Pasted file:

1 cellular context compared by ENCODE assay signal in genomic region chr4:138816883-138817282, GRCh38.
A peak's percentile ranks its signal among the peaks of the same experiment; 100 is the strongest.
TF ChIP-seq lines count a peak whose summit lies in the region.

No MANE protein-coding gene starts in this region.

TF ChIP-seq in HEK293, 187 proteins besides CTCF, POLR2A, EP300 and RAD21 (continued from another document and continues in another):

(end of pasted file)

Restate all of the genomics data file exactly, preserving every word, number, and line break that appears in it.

1 cellular context compared by ENCODE assay signal in genomic region chr4:138816883-138817282, GRCh38.
A peak's percentile ranks its signal among the peaks of the same experiment; 100 is the strongest.
TF ChIP-seq lines count a peak whose summit lies in the region.

No MANE protein-coding gene starts in this region.

TF ChIP-seq in HEK293, 187 proteins besides CTCF, POLR2A, EP300 and RAD21 (continued from another document and continues in another):